directing plaintiff to appear at a deposition on a date certain.
Plaintiff admits that he twice failed to appear for his deposition. He states, however, that he was in "fear of being deposed without an attorney, without those documents which [he] believed were necessary to attend the deposition." He further states that his failure to appear was not the result of any "intentional disregard for [his] obligations," but because he was not "entirely familiar with the consequences of failing to appear for a deposition" and that he has now been advised by attorneys whom he consulted that he must appear. Affidavit of Bernardo J. Mercado dated October 3, 1997, PP 3-5.
Fed. R. Civ. P. 37(d) provides that if a party fails to appear for a properly noticed deposition, the court "on motion may make such orders in regard to the failure as are just," including orders dismissing the action or imposing any of the other sanctions listed in paragraphs (A), (B) and (C) of Fed. R. Civ. P. 37(b)(2). "Dismissal with prejudice is a harsh remedy to be used only in extreme situations..., and then only when a court finds willfulness, bad faith, or any fault on the part of the prospective deponent." Valentine v. Museum of Modern Art, 29 F.3d 47, 49 (2d Cir. 1994)(quoting Bobal v. Rensselaer Polytechnic Institute, 916 F.2d 759, 764 (2d Cir. 1990)), cert. denied, 499 U.S. 943, 113 L. Ed. 2d 459, 111 S. Ct. 1404 (1991). Although this sanction may be imposed even on pro se litigants, see 29 F.3d at 50, the Second Circuit has cautioned district courts to exercise particular restraint when considering the imposition of sanctions on pro se litigants. Baker v. Ace Advertisers' Svc., Inc., 153 F.R.D. 38, 40 (S.D.N.Y. 1992). Dismissal is appropriate only if alternative, less drastic sanctions are inappropriate, see, e.g., John B. Hull, Inc. v. Waterbury Petroleum Products, Inc., 845 F.2d 1172, 1176 (2d Cir. 1988); Alvarez v. Simmons Market Research Bureau, Inc., 839 F.2d 930 (2d Cir. 1988), and the court has warned the pro se litigant that this sanction might result from continued misconduct. See, e.g., Valentine v. Museum of Modern Art, 29 F.3d at 49; Bobal v. Rensselaer Polytechnic Institute, 916 F.2d at 764.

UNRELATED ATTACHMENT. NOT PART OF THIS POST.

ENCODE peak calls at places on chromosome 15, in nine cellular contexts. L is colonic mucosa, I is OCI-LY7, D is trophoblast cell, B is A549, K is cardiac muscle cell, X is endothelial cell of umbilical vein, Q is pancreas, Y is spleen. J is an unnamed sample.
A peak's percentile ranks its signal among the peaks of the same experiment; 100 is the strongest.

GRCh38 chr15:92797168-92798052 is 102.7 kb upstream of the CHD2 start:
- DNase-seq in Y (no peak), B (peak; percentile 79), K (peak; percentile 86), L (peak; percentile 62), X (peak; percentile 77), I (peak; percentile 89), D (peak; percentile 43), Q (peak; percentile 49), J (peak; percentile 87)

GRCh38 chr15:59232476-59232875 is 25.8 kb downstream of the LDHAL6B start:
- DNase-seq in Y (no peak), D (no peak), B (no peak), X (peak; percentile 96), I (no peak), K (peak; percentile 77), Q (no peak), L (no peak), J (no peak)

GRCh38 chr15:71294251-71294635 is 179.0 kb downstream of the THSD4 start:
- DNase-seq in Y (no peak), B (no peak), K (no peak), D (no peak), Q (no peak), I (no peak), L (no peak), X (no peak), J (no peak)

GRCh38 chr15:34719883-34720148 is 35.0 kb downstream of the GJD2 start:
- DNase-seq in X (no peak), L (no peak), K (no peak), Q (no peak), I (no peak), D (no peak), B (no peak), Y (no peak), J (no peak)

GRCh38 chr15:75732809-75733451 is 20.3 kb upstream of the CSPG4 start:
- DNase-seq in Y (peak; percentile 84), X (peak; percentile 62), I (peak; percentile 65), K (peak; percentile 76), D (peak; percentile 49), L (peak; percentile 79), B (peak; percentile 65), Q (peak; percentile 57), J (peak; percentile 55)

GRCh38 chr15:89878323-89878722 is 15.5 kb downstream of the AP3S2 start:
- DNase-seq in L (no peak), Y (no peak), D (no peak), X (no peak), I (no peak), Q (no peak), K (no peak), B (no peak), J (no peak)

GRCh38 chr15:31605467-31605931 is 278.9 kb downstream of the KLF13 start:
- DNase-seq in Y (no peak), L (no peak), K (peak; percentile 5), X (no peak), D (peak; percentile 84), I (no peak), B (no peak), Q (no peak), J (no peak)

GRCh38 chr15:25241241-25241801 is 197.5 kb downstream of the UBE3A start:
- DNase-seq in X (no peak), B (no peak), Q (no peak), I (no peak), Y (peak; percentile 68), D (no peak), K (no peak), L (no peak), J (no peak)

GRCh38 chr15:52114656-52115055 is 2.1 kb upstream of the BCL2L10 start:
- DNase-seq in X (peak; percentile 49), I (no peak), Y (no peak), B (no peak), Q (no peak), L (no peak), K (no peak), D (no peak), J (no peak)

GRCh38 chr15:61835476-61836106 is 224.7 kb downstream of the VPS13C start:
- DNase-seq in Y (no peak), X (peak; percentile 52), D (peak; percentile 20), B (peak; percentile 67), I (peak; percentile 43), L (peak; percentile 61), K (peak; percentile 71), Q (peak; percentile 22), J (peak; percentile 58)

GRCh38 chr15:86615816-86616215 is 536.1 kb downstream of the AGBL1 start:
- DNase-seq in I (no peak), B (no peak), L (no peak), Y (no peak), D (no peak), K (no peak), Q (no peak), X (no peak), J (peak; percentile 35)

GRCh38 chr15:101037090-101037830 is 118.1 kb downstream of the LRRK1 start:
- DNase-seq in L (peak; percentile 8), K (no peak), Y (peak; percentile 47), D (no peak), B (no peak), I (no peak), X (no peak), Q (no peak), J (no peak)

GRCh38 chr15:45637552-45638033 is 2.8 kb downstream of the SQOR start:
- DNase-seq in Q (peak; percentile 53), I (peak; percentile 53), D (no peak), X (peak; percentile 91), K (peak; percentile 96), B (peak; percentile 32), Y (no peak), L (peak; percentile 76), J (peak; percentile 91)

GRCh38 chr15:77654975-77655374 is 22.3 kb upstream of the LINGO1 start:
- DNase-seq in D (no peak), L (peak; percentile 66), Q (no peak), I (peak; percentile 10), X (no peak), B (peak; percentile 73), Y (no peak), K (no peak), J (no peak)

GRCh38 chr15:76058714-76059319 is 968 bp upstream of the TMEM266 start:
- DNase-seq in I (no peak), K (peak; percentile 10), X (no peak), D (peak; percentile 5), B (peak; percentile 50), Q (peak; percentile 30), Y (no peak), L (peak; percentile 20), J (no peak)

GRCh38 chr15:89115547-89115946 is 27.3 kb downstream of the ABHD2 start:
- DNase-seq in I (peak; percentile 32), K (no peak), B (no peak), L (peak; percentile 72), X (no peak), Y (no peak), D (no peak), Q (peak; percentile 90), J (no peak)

Plaintiff's justification for his misconduct herein is not particularly credible, given his prosecution of his case to this point, which has shown knowledge of legal procedures, and given defendant's warning to him after his first failure to appear. Even taking plaintiff at his word, it is irrelevant whether he was "extremely familiar" with the consequences of failing to appear if he knew he was required to do so. On the other hand, his misconduct was not so extreme as to warrant dismissal, and there are clearly less drastic measures to rectify the situation. Defendant asks that, if this court elects not to dismiss this case, plaintiff should at least be ordered to appear for his deposition on a date certain, and plaintiff has indicated his intention to do so.
Defendant also requests that plaintiff be ordered to pay expenses caused by the failure. Fed. R. Civ. P. 37(d) provides that "the court shall require the party failing to act . . . to pay the reasonable expenses, including attorney's fees, caused by the failure unless the court finds that the failure was substantially justified or that other circumstances make an award of expenses unjust." However, defendant herein has not met its burden of documenting the sum requested. Defendant has not supplied any time records which are a prerequisite to recovering attorney's fees in this circuit, see, e.g., New York State Ass'n for Retarded Children, Inc. v. Carey, 711 F.2d 1136, 1154 (2d Cir. 1983), nor any evidence to substantiate its attorney's claim that her time should be charged at $ 150 per hour. See Luciano v. Olsten Corp., 109 F.3d 111, 115 (2d Cir. 1997) (citing Blanchard v. Bergeron, 489 U.S. 87, 94, 103 L. Ed. 2d 67, 109 S. Ct. 939 (1989)); Cruz v. Local Union No. 3 of Int'l Bhd. of Elec. Workers, 34 F.3d 1148, 1160 (2d Cir. 1994) (citing Hensley v. Eckerhart, 461 U.S. 424, 437, 76 L. Ed. 2d 40, 103 S. Ct. 1933 (1983)); Envirosource, Inc. v. Horsehead Resource Dev. Co., 981 F. Supp. 876, 1998 U.S. Dist. LEXIS 11, No. 95 Civ. 5106 (TPG) (SEG), slip op. at 9 (S.D.N.Y. Jan 5, 1998). Defendant does enclose invoices from the court reporter who was paid $ 65 on each occasion. Affidavit of Elizabeth G. Ellis P 15.
Plaintiff is hereby ORDERED to schedule his deposition with defendant to take place prior to January 20, 1998. Plaintiff is further ORDERED to pay defendant by January 30, 1998 the $ 130 in expenses occasioned by his failure to appear at the depositions.
Plaintiff is warned that, if he fails to appear at his deposition on the agreed-upon date, his case will be dismissed and defendant will be awarded the entirety of its expenses incurred.
Dated: New York, New York
January 8, 1998
SHARON E. GRUBIN
United States Magistrate Judge